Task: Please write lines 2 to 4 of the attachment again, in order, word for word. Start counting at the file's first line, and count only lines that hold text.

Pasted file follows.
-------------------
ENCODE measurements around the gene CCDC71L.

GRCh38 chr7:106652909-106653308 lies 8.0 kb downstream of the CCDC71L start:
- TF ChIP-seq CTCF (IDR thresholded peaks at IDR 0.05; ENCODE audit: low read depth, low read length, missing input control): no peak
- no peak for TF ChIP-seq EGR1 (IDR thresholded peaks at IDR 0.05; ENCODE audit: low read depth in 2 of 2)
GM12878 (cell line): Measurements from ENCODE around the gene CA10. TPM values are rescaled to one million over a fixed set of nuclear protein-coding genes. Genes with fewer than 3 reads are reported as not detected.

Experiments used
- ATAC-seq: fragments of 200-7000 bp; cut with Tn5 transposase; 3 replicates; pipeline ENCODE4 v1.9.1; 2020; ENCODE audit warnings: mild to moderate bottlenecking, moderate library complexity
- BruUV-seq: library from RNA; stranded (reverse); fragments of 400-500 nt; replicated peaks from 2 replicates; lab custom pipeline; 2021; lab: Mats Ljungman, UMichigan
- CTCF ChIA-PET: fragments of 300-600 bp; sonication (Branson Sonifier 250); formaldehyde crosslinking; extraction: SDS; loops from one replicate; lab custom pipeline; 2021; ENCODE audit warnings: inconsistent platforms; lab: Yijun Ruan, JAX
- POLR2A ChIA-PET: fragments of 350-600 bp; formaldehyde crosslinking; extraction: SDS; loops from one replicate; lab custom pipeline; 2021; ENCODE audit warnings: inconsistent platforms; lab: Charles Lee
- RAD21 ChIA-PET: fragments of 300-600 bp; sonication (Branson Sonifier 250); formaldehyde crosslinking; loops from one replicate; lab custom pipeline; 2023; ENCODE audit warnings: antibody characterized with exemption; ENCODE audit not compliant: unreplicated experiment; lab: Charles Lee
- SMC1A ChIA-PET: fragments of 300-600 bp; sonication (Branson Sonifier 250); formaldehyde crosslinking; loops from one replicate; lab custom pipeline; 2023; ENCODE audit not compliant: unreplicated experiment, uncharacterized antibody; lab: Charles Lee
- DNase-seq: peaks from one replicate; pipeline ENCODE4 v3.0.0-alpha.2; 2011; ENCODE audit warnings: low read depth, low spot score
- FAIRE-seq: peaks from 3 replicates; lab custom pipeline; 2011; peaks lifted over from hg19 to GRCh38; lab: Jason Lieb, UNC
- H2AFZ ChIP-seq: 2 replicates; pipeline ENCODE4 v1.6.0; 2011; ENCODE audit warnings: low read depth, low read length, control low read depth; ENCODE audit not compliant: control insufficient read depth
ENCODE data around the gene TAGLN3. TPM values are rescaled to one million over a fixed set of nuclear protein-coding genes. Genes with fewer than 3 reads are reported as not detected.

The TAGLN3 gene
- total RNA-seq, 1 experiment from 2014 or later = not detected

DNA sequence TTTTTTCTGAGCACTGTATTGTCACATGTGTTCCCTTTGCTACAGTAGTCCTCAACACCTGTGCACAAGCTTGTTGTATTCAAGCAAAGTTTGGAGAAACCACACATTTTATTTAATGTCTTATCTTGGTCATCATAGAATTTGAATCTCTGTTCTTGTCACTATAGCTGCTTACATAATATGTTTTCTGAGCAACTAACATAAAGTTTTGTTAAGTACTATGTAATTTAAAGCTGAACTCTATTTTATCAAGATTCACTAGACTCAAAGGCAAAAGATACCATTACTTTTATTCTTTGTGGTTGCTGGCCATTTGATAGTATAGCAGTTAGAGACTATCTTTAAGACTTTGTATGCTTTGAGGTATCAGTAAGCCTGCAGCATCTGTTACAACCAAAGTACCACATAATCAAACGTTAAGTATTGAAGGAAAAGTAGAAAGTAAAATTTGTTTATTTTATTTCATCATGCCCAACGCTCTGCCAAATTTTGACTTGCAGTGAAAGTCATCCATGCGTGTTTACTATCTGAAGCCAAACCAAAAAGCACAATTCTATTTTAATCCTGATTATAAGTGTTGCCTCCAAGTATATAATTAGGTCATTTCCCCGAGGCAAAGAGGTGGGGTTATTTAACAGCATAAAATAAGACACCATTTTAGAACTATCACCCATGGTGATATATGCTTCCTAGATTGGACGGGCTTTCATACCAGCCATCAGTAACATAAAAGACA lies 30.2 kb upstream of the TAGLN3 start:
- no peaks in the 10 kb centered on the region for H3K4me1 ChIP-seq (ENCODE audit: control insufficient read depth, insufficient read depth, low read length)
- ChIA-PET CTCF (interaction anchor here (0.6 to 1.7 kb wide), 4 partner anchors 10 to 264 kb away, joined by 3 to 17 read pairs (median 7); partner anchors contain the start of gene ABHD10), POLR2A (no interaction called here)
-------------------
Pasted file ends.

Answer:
GRCh38 chr7:106652909-106653308 lies 8.0 kb downstream of the CCDC71L start:
- TF ChIP-seq CTCF (IDR thresholded peaks at IDR 0.05; ENCODE audit: low read depth, low read length, missing input control): no peak
- no peak for TF ChIP-seq EGR1 (IDR thresholded peaks at IDR 0.05; ENCODE audit: low read depth in 2 of 2)